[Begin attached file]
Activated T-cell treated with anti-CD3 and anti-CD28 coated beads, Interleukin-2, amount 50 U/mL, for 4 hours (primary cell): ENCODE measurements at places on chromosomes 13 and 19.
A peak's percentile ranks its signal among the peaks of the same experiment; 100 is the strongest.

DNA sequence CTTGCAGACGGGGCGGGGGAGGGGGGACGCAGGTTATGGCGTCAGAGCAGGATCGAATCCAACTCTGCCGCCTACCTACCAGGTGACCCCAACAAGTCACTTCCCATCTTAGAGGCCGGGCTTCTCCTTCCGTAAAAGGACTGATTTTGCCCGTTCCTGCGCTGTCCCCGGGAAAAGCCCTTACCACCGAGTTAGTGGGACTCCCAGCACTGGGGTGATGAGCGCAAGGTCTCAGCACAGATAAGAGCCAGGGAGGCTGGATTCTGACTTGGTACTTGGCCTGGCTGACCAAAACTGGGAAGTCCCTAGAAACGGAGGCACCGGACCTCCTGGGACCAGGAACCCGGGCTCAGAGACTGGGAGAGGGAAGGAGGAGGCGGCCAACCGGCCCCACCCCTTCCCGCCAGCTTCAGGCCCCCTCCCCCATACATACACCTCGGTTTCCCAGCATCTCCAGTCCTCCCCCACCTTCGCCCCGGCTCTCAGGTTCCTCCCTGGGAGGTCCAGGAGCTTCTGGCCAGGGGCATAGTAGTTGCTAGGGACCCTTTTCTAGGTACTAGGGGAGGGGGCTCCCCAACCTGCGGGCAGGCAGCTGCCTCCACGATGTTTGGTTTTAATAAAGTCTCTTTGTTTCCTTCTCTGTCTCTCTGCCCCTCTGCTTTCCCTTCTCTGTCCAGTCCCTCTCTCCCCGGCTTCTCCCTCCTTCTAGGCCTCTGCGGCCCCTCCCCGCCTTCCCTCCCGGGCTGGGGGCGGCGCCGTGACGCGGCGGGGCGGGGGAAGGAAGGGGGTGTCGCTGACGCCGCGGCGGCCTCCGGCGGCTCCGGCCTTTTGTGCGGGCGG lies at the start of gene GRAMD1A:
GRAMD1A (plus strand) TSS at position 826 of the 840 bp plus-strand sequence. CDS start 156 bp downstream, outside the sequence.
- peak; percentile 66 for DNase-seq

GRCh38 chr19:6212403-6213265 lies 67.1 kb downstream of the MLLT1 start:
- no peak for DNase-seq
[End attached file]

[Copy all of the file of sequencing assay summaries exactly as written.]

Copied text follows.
Activated T-cell treated with anti-CD3 and anti-CD28 coated beads, Interleukin-2, amount 50 U/mL, for 4 hours (primary cell): ENCODE measurements at places on chromosomes 13 and 19.
A peak's percentile ranks its signal among the peaks of the same experiment; 100 is the strongest.

DNA sequence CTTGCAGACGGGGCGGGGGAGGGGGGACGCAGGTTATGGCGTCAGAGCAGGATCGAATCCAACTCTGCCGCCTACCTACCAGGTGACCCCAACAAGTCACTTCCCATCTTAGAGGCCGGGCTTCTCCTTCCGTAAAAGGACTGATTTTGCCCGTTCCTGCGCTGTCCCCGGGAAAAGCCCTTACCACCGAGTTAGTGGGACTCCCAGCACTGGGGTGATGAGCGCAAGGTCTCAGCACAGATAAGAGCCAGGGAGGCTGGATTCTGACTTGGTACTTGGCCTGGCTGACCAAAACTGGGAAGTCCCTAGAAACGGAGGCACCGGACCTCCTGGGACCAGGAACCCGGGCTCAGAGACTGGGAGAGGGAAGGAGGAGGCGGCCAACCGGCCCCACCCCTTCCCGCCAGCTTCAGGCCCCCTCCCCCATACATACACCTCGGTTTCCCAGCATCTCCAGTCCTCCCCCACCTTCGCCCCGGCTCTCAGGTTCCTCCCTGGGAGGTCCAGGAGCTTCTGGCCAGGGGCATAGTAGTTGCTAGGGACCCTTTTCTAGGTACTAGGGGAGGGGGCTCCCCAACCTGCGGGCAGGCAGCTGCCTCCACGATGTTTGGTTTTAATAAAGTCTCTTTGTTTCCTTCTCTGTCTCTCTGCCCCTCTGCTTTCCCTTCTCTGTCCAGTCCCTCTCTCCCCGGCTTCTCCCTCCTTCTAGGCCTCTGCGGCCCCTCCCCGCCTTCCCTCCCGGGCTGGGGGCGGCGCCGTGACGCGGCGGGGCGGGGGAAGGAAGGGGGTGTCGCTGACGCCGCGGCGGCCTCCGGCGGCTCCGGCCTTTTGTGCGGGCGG lies at the start of gene GRAMD1A:
GRAMD1A (plus strand) TSS at position 826 of the 840 bp plus-strand sequence. CDS start 156 bp downstream, outside the sequence.
- peak; percentile 66 for DNase-seq

GRCh38 chr19:6212403-6213265 lies 67.1 kb downstream of the MLLT1 start:
- no peak for DNase-seq